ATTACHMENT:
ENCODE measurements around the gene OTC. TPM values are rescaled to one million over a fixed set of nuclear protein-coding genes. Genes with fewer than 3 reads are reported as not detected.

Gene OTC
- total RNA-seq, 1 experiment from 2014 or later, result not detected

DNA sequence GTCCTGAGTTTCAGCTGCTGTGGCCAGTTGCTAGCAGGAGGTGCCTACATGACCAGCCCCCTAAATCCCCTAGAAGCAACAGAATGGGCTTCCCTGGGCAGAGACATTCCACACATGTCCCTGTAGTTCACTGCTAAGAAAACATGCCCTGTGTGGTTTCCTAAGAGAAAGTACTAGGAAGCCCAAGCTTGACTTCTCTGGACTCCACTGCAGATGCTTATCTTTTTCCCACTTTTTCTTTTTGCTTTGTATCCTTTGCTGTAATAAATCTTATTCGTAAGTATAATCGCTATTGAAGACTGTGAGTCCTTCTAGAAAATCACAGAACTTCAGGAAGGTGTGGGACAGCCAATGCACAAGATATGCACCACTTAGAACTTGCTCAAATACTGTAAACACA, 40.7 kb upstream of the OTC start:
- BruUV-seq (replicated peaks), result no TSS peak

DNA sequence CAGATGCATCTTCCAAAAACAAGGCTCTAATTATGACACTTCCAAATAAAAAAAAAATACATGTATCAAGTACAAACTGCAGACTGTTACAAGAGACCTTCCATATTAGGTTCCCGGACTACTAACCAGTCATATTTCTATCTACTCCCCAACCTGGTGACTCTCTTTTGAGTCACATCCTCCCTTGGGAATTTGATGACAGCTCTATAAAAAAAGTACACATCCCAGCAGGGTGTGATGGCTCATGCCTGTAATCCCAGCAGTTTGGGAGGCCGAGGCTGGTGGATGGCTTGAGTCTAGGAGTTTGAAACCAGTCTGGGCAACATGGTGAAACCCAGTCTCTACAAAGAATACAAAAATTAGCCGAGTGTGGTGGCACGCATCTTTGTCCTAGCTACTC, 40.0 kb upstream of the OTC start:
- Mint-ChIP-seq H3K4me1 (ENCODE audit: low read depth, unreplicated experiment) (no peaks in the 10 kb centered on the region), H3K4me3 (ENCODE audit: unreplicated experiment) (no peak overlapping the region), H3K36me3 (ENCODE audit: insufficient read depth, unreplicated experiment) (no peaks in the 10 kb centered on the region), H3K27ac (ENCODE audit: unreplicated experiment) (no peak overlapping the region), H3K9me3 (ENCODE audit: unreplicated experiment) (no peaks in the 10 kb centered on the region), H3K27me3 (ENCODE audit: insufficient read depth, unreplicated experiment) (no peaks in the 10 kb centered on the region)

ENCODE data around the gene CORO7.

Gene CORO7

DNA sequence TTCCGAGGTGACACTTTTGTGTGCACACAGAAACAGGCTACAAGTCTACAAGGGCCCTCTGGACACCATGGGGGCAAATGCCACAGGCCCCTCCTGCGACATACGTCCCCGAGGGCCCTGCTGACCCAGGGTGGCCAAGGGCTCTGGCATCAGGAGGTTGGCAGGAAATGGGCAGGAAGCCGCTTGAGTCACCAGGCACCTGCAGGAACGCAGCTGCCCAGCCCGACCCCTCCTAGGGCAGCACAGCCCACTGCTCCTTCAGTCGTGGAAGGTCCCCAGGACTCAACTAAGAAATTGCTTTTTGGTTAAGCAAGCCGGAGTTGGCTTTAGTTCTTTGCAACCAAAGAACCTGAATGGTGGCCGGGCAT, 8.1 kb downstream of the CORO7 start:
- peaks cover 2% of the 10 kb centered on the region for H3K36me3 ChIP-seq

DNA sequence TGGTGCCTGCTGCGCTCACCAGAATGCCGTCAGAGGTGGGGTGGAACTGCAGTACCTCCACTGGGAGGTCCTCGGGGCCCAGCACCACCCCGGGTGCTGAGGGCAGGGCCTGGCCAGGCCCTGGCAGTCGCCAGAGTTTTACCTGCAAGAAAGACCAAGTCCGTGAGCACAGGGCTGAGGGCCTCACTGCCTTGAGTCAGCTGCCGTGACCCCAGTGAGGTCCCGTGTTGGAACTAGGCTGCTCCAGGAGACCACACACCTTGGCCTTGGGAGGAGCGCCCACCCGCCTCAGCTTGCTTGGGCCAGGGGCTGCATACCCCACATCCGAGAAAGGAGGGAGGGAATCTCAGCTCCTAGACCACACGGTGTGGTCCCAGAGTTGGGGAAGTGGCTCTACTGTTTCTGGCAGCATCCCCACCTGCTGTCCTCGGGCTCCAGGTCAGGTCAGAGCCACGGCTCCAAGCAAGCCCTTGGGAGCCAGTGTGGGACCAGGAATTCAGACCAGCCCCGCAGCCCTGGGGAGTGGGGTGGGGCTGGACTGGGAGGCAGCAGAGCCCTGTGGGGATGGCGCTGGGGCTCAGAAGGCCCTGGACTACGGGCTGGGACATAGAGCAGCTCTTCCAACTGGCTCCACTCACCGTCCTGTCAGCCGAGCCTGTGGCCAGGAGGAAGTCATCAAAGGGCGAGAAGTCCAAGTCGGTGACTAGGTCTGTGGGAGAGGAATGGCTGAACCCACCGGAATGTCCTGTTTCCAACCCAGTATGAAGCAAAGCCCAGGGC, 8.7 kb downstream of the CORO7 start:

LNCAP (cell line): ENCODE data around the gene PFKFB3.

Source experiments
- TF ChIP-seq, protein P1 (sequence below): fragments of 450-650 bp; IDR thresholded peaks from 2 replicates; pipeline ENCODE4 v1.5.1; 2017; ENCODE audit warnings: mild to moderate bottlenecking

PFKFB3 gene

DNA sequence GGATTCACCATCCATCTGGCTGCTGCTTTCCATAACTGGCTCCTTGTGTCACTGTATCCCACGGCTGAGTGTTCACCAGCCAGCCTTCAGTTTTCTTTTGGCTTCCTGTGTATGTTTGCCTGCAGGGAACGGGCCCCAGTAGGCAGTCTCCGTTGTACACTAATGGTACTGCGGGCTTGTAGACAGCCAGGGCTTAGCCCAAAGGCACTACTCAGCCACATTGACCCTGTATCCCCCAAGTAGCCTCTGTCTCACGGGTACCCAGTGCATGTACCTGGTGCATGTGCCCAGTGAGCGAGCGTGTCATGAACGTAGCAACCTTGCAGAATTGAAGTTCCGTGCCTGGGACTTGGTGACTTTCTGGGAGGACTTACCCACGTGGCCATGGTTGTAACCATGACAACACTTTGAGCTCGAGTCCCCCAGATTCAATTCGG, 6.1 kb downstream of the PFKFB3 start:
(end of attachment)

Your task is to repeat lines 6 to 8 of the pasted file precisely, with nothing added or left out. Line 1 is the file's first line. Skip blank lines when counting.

DNA sequence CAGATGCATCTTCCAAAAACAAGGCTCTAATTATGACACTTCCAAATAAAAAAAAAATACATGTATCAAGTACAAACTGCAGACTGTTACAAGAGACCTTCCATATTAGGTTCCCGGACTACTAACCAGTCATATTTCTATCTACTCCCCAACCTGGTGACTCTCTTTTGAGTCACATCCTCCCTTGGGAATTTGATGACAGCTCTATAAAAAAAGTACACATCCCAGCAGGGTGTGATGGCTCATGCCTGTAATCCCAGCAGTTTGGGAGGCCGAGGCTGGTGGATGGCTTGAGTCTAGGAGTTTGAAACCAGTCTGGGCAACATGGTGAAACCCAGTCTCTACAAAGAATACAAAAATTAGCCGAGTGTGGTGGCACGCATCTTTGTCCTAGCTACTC, 40.0 kb upstream of the OTC start:
- Mint-ChIP-seq H3K4me1 (ENCODE audit: low read depth, unreplicated experiment) (no peaks in the 10 kb centered on the region), H3K4me3 (ENCODE audit: unreplicated experiment) (no peak overlapping the region), H3K36me3 (ENCODE audit: insufficient read depth, unreplicated experiment) (no peaks in the 10 kb centered on the region), H3K27ac (ENCODE audit: unreplicated experiment) (no peak overlapping the region), H3K9me3 (ENCODE audit: unreplicated experiment) (no peaks in the 10 kb centered on the region), H3K27me3 (ENCODE audit: insufficient read depth, unreplicated experiment) (no peaks in the 10 kb centered on the region)

ENCODE data around the gene CORO7.